The study focuses on investigating the price co integration among Kenya’s major sugar markets. These involve several issues, namely, whether causality exist within pair-wise markets. It also involves the mechanisms to achieve the causality, for example to establish which market is the first-mover within a particular model. The issues involved relate to whether pair time- series variables are co integrated. If co integrations exist between paired markets then the information about their causality is also investigated. Potential long run co integration relation between different markets is a good indicator of price efficiency. Price efficiency in an economy acts as a major motivation to development. It also eliminates unwarranted government control and other factors that might accentuate market distortion. This research was therefore focused to investigate whether regular price fluctuation in Kenya is as a result of poorly integrated sugar markets in Kenya or other factors that are beyond the scope of this study. 

Statement of the problem 
Sugar is a major commodity that is consumed almost on daily basis by many households in Kenya. In addition, other consumers include learning institutions, hotels and restaurants as well as industrial users. These consumers obtain the commodity from outlets within their vicinity. Given this extensive market, the relationship between different markets has not been established though the information is latent in prices charged in different outlets. Despite an apparent irregular pattern exhibited in different markets, there is thin knowledge concerning whether the sugar market in the country is integrated or segmented. Many research studies that have been conducted in Kenya on sugar relate to productivity but little has been done on market integration. The information from this study would expose sugar market inefficiency/efficiency. 

General objective 
The broad objective of the study was to contribute to knowledge on market integration of sugar in Kenya so as to establish the basis of policy design within sugar market. 

Specific objectives 
i. To establish the determinants of price differences and spatial integration. 
ii. To analyse price differentials of the identified sugar markets. 
iii. To determine the existence or non-existence of integration between the selected sugar markets. 
iv. To establish the existence or non-existence of causality between the selected sugar markets. 

i. Road networks and transaction cost are not the only factors influencing price differences and spatial integration. 
ii. There are no price differentials in the selected sugar markets.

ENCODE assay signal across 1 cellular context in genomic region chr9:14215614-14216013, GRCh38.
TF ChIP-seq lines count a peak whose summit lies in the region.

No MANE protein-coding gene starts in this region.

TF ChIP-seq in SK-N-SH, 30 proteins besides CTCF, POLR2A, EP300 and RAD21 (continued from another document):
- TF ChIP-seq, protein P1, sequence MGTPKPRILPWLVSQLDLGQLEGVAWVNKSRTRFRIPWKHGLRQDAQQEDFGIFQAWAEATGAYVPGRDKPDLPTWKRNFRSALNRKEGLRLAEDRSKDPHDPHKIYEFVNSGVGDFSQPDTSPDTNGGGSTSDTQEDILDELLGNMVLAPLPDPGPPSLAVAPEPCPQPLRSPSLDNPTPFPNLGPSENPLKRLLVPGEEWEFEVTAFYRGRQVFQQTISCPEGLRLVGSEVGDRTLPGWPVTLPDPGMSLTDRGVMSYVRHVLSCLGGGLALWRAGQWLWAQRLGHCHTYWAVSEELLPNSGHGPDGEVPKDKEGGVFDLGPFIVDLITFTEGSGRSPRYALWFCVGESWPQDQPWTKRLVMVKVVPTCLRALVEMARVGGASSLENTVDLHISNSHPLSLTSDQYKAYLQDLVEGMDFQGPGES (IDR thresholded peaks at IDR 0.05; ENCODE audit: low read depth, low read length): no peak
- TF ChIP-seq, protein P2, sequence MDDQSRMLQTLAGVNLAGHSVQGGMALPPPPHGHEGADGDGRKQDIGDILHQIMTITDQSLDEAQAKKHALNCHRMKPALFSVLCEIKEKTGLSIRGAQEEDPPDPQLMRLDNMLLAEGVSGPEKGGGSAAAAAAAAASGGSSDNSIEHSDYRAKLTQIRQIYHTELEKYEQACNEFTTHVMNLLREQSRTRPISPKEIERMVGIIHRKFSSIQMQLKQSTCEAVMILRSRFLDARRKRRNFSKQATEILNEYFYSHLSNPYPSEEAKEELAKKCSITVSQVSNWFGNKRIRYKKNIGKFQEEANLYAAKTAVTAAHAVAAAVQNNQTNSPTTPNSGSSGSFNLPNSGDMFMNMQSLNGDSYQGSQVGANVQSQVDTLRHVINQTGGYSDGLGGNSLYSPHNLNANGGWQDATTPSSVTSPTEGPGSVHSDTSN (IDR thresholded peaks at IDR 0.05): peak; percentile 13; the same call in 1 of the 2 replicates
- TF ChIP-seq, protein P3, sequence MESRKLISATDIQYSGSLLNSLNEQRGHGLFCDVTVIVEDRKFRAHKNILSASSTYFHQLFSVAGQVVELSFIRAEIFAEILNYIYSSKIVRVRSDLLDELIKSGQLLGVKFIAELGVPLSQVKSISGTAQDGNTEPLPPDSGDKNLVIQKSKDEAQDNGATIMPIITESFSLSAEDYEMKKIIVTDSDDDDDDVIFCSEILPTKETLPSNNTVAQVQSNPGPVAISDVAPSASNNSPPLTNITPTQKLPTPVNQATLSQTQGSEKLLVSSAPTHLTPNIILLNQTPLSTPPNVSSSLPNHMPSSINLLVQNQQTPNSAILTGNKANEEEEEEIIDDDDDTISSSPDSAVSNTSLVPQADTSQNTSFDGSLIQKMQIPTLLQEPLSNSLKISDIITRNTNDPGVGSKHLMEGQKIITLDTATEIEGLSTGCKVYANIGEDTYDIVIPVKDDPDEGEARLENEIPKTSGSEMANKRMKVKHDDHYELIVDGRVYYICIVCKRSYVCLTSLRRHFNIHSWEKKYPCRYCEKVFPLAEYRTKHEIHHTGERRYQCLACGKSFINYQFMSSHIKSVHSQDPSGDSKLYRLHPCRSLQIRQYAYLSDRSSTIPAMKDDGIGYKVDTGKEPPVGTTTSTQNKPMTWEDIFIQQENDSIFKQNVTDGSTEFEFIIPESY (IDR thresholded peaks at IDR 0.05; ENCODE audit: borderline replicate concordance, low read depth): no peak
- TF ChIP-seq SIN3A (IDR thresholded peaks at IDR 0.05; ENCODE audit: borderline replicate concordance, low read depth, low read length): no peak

iii. There is no integration between the selected sugar markets. 
iv. There is no causality between the identified markets. 

Justification of the study 
Market efficiency is the goal of each economy and efficient product movements can be designed through knowledge of market integration. The extent of market integration also has consequences for designing successful agricultural price stabilization policies (Fackler and Goodwin, 2001). A well improved marketing sector in terms of product movement and information availability especially when all determinants of price transmission and spatial integration are carefully looked into will boost not only the marketing of the sugar industry in Kenya but also the development of the country as a whole. Causality results generated from this study will inform predictability of price formation which will infiltrate to consumers through rational decision making. 

When market integration is well understood in the sugar sector, even other markets will enjoy the positive externalities such as improved road network as well as informed policies that will be made by the government thereafter. On the other hand, a well networked economy in terms of transport system smoothen the arbitrage of goods between markets in that economy. Well informed government policies eliminate duplication of resources in ventures which can be sorted out by efficient market integration in the economy. 

Scope and limitations 
The study was conducted in four markets in Kenya namely Kisumu, Garissa, Machakos and Nairobi. Commodity prices were used in this study since it is easier to acquire time series data on prices of sugar than any other data. Average sugar prices from 2008 to 2012 per kilograms were used. 

The study was limited to sugar which is one of the many products of sugarcane. Other sugarcane products that were left out of the study include molasses, bagasse and press mud. These by-products are used either in making fertilizer, animal feed or food processing. 

Definition of terms 
Market integration: Market integration concerns the free flow of goods and information, (and thus prices) over form, space, and time through the process of arbitrage. Market integration therefore is concerned about linkages among markets. 

Cointegration of markets: An alternative procedure for evaluating spatial market linkage in the presence of stochastic trends in price series. It requires that deviations from equilibrium conditions between two economic variables, (which are individually non-stationary in the short- run) be stationary in the long-run. 

Causality: An elusive concept that shows the relationship between two or more variables as well as the direction of relationship that exists between those variables. Segmentation of markets: Occurs if the price movement in one market is completely irrelevant to forecast price movement in another market.

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Item Type: Kenyan Topic  |  Size: 61 pages  |  Chapters: 1-5
Format: MS Word  |  Delivery: Within 30Mins.